Kinder Institute events provide safe space for political discussions

In a divided America, people are continuously searching for common ground and the Kinder Institute is trying to help.

The Kinder Institute on Constitutional Democracy specializes in politics. Located in Jesse Hall, room 410, the Kinder Institute is a center for all things historical, political and social. According to its website, the Institute is “dedicated to excellence in research, teaching, and community engagement on the subjects of American political thought, history, and institutions, with a particular emphasis on the ideas and events of the American Founding and their continued global impact and relevance today.”

Part of providing “excellence in teaching” is hosting discussions that are free to the public. On Oct. 12, 2018, the Kinder Institute hosted “The Polarizers: Postwar Architects of Our Partisan Era.” At the event, Colgate University assistant professor of Political Science Sam Rosenfeld spoke about the origins of the toxic polarization that plagues today’s politics. He also discussed that it was not a product of political shifts, but rather of deliberate efforts by postwar activists.

Participants in the discussion all seemed to share common interests over the wellbeing of our nation and its political system. Coming to the Institute allowed them to develop and share these interests in a respectful manner.

 “It seems we can’t seem to get ahold of the we, instead of the me,” said Boyd Terry, a surgeon in the UM System, who attends Kinder Institute presentations regularly because he enjoys being intellectually stimulated by the discussions that occurs.

Others attended out of a concern for the current status of political discourse in the U.S.

“I’ve always been interested in the polarization of politics, and I’ve lived a fairly short life, at the age of 22,” said MU student Greer Wetherington. “With the extent that I’ve been involved, it’s been polarized and increasingly so.”

 Even with the efforts of the institute, some believe a return to “normal” may not happen.

“I don’t think that we will step back. I’m a historian, so I don’t really predict the future,” said Jeffery L. Pasley, associate director of the Kinder Institute, who assists in scheduling and putting on these events. “But I think that the electorate is extremely polarized and often uses the party as a scapegoat, to externalize the fact that we as people have bitter disagreements.”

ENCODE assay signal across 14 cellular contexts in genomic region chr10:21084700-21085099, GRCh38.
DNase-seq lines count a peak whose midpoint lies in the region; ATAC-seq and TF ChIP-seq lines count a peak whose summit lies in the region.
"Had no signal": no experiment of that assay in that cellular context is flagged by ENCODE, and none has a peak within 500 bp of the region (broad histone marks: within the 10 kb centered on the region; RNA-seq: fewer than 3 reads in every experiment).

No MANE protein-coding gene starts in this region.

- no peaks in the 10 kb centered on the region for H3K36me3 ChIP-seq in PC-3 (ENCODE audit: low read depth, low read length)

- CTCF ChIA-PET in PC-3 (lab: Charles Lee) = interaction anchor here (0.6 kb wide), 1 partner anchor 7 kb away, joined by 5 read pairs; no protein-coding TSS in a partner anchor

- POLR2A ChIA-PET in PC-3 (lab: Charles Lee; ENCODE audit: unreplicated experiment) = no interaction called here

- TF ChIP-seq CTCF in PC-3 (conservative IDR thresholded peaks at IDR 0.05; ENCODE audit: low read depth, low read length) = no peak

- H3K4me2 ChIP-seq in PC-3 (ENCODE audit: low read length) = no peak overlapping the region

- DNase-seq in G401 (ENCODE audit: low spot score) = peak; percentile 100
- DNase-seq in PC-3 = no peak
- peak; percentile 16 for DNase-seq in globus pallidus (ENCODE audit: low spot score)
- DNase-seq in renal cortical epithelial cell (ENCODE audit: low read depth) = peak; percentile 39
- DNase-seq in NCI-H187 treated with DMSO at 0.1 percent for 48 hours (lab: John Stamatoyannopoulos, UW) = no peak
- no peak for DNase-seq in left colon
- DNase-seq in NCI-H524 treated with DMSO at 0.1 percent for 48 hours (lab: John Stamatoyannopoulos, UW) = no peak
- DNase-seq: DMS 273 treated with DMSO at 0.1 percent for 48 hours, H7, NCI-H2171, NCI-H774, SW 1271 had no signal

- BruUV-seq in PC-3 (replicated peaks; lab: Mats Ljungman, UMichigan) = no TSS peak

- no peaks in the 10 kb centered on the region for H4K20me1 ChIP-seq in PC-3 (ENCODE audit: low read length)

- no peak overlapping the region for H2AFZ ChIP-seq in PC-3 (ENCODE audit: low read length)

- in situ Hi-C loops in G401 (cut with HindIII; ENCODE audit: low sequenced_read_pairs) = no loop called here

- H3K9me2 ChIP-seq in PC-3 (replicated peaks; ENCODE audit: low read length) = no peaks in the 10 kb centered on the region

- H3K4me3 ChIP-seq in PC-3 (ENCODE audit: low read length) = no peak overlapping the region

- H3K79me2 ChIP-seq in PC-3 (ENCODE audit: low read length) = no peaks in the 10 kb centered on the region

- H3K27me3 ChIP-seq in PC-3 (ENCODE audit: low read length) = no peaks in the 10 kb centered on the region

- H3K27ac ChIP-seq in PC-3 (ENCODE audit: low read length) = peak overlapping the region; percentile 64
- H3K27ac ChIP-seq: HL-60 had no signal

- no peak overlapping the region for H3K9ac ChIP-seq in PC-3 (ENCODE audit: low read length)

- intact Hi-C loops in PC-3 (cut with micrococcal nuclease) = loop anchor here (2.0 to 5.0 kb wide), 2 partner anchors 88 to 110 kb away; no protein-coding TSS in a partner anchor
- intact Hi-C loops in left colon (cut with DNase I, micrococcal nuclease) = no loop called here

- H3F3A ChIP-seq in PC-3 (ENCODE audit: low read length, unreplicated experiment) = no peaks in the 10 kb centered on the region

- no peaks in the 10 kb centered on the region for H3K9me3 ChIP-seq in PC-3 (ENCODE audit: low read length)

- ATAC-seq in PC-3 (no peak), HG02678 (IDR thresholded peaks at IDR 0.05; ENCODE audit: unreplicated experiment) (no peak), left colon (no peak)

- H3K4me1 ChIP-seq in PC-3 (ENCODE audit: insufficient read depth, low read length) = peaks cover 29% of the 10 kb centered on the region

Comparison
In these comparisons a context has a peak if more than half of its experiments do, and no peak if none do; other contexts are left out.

Allie Lock

About the Author Allie Lock

I am a proud fourth-generation cattle rancher, a first-generation Mizzou student, a lifelong advocate for agriculture, and this semesterI will be one of your writers for the CAFNR Corner Post. My name is Alexandria Lock, better known as Allie, and I am currently a freshman at the University of Missouri, studying agribusiness management. When I’m not at Mizzou, you can find me in one of two places. The first is in my hometown of Carrollton, Missouri, where I spend my time traveling down back roads, flipping through books, and helping my dad on the farm. Our family farm is where my passion for agriculture started. As a little girl, my legs and my curiosity always ran rampant when my dad and I pulled up to the green, grassy fields spotted with cattle. From the time I could talk, I think I was asking questions. This search for answers has steadily become all-encompassing over time, as well as my passion for agriculture. This year at Mizzou I hope to dive into many different organizations, including the CAFNR Corner Post. I can’t wait for you to follow along in my search for answers to life’s everyday questions here in Columbia, Missouri. MIZ!